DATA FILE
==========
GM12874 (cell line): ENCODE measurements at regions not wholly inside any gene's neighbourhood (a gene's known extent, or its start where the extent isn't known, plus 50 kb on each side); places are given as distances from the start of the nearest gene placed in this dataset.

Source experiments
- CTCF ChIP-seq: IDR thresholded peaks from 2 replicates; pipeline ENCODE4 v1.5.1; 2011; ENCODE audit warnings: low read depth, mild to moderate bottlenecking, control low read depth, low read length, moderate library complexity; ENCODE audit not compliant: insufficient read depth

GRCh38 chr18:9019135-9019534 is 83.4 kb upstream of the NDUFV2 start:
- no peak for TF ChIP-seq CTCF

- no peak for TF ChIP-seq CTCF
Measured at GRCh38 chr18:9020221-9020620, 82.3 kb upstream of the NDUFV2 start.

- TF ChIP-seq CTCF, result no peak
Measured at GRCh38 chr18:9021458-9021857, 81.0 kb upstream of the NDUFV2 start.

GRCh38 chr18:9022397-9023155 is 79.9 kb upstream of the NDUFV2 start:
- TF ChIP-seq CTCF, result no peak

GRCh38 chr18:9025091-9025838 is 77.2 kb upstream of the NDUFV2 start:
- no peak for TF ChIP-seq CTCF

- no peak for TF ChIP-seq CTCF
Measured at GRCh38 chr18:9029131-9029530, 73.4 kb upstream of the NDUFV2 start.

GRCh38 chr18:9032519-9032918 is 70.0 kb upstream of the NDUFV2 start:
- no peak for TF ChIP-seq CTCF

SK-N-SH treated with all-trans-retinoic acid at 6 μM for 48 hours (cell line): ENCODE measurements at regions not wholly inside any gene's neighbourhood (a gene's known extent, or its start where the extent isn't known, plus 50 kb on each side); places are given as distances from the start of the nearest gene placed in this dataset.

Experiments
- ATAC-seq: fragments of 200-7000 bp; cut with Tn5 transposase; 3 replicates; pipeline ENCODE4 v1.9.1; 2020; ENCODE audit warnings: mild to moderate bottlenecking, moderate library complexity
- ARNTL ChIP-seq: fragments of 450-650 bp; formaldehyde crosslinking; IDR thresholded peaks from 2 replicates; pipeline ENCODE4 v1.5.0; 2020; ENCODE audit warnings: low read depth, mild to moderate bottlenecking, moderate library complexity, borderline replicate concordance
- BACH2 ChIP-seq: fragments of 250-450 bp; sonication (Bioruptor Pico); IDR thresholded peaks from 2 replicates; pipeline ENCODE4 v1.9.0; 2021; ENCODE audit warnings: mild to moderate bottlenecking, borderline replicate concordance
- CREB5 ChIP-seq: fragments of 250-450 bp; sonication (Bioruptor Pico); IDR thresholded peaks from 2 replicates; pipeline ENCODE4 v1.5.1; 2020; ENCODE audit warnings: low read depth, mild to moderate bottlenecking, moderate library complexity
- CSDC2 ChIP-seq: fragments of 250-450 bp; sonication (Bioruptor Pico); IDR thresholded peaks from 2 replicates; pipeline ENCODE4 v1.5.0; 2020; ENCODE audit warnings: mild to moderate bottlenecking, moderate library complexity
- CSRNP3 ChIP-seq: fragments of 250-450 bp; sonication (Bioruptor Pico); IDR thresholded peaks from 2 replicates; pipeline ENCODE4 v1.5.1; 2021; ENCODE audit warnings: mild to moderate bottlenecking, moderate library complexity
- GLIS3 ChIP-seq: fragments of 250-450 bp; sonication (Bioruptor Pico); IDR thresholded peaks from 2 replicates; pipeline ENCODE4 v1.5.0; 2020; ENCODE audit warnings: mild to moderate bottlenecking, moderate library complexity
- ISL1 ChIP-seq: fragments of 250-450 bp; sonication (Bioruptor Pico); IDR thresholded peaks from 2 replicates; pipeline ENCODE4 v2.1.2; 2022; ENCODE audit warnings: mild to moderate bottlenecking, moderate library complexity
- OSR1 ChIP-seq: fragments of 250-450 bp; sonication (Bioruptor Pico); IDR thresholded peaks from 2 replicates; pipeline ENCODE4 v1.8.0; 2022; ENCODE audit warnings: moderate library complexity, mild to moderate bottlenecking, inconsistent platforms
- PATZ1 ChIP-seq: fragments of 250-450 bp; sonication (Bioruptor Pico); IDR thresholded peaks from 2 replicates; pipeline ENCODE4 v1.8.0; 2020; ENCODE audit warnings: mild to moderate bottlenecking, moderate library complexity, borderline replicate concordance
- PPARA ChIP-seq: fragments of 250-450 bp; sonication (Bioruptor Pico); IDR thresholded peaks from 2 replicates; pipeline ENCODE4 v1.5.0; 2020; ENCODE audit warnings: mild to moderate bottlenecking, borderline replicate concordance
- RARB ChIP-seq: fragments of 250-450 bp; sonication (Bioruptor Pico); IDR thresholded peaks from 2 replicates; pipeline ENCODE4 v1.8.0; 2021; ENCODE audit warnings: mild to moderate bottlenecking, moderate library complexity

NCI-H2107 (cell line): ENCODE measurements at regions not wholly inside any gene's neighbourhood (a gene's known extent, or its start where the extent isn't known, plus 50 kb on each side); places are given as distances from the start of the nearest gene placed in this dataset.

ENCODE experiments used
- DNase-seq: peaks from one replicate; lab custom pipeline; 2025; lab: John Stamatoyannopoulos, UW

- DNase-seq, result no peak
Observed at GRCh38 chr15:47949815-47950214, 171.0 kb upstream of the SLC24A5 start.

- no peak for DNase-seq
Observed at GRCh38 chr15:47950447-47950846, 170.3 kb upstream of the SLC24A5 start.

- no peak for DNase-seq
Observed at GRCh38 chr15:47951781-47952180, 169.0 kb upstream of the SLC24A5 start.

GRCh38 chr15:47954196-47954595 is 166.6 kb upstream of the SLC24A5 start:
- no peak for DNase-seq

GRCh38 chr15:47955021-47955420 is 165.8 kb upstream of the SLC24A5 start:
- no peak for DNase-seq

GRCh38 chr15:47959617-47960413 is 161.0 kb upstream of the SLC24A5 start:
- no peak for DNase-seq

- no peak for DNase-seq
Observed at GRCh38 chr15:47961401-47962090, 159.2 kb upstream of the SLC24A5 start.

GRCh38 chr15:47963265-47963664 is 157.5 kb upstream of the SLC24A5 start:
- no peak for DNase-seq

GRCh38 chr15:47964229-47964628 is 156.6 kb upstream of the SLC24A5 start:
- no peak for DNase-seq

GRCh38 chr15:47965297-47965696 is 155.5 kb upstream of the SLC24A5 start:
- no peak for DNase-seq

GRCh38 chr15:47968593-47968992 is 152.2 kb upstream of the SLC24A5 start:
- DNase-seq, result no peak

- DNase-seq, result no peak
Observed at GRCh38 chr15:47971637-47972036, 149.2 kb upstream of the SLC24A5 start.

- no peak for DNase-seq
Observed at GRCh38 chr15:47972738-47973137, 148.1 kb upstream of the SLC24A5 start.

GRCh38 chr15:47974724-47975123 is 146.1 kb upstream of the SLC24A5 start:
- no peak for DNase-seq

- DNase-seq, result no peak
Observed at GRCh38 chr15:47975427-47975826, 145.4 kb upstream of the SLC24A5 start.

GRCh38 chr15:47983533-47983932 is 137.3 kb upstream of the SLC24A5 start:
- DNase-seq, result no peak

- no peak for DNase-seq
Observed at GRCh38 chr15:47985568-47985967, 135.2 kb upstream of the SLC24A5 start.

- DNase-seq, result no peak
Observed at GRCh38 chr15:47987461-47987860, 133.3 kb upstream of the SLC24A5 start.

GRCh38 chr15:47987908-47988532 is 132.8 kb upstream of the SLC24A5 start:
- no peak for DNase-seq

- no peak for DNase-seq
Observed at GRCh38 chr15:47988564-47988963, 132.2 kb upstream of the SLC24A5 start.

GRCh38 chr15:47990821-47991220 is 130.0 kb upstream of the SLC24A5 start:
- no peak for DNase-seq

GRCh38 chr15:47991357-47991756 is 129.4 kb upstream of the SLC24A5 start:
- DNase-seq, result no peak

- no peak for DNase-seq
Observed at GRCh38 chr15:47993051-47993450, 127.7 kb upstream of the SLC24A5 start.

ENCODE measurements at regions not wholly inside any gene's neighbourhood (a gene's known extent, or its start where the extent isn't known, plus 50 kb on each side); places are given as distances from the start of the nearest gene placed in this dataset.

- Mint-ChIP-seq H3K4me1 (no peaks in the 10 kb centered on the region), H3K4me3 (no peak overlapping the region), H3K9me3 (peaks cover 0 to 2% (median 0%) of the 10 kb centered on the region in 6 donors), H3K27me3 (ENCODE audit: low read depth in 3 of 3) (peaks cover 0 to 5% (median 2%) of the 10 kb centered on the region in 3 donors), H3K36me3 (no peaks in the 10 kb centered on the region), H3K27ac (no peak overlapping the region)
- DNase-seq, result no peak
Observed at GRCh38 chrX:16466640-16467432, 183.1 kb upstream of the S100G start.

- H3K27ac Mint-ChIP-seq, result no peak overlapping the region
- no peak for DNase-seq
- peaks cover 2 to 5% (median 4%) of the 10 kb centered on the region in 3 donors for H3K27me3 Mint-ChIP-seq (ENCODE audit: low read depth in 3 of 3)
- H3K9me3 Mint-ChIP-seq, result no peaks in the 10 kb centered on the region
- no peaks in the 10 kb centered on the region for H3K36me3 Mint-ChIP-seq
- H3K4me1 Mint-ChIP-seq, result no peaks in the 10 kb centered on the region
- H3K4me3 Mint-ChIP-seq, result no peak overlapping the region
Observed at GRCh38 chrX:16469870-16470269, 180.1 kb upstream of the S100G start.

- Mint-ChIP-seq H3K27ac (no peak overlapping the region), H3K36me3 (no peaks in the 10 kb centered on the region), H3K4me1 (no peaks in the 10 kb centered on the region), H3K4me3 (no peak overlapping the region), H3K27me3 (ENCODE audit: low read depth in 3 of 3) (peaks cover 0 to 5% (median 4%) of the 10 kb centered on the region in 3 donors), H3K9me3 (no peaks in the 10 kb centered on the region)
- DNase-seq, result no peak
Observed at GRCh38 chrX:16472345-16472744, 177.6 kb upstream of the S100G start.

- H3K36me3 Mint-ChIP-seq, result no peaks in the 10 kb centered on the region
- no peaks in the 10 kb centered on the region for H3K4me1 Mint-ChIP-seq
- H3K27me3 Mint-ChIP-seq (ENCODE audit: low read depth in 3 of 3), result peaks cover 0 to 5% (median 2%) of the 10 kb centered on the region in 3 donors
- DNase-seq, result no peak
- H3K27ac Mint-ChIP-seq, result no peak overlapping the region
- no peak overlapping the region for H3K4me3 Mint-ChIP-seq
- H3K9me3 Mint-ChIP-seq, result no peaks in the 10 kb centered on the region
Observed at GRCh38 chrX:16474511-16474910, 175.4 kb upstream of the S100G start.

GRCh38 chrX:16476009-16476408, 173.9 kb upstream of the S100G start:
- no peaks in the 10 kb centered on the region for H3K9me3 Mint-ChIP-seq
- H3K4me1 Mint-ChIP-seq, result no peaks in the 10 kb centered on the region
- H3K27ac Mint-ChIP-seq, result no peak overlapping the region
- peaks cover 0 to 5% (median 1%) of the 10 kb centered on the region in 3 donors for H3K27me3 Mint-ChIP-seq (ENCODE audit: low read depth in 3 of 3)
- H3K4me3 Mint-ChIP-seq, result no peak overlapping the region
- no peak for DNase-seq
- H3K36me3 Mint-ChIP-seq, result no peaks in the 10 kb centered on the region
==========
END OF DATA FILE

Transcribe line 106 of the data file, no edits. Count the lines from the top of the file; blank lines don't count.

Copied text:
- H3K4me1 Mint-ChIP-seq, result no peaks in the 10 kb centered on the region